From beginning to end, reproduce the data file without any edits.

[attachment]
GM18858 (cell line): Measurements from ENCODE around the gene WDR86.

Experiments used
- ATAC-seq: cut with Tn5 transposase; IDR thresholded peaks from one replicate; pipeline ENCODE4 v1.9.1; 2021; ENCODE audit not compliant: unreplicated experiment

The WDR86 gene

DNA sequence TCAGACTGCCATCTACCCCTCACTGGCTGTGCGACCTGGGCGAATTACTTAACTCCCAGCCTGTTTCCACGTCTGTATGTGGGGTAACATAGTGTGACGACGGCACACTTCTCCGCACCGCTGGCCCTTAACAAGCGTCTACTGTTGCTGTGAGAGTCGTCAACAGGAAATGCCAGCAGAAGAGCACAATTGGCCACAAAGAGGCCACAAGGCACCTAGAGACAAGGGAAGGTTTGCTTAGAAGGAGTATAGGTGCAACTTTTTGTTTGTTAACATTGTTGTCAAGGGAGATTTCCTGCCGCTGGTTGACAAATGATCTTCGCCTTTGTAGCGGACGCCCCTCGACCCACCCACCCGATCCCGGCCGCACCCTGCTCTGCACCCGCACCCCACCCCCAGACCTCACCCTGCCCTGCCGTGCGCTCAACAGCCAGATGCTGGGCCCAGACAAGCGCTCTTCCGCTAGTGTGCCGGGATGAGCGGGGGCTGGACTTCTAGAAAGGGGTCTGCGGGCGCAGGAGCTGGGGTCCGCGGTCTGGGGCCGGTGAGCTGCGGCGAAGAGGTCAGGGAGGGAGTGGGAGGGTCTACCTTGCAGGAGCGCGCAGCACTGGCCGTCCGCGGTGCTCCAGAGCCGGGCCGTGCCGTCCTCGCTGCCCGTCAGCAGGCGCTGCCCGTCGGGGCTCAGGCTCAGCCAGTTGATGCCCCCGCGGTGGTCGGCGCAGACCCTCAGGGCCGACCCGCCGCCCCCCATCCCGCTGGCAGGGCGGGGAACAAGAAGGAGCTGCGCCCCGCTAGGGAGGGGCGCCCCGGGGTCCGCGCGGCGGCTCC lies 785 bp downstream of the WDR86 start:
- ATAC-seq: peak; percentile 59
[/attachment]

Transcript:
GM18858 (cell line): Measurements from ENCODE around the gene WDR86.

Experiments used
- ATAC-seq: cut with Tn5 transposase; IDR thresholded peaks from one replicate; pipeline ENCODE4 v1.9.1; 2021; ENCODE audit not compliant: unreplicated experiment

The WDR86 gene

DNA sequence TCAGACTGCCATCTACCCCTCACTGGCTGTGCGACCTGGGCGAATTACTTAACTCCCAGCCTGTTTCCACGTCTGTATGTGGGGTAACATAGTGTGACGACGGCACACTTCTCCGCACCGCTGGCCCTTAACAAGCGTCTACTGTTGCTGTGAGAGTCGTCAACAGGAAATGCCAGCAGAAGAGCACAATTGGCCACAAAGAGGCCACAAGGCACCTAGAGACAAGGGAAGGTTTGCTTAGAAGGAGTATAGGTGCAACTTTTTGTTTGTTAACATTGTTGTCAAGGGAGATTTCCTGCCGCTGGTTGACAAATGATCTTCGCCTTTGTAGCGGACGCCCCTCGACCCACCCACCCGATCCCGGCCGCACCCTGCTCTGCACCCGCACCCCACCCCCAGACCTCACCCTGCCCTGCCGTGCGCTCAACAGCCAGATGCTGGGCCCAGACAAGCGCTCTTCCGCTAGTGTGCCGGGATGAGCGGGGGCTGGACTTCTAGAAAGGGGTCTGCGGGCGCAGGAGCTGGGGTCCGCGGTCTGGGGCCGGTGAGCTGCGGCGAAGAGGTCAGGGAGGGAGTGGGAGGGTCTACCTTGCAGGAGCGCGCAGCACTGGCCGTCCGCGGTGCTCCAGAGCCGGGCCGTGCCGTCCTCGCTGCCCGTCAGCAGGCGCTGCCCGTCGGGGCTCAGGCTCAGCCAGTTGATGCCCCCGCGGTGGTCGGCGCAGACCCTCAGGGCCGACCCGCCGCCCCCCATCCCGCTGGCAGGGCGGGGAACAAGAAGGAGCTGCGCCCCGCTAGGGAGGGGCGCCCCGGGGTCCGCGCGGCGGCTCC lies 785 bp downstream of the WDR86 start:
- ATAC-seq: peak; percentile 59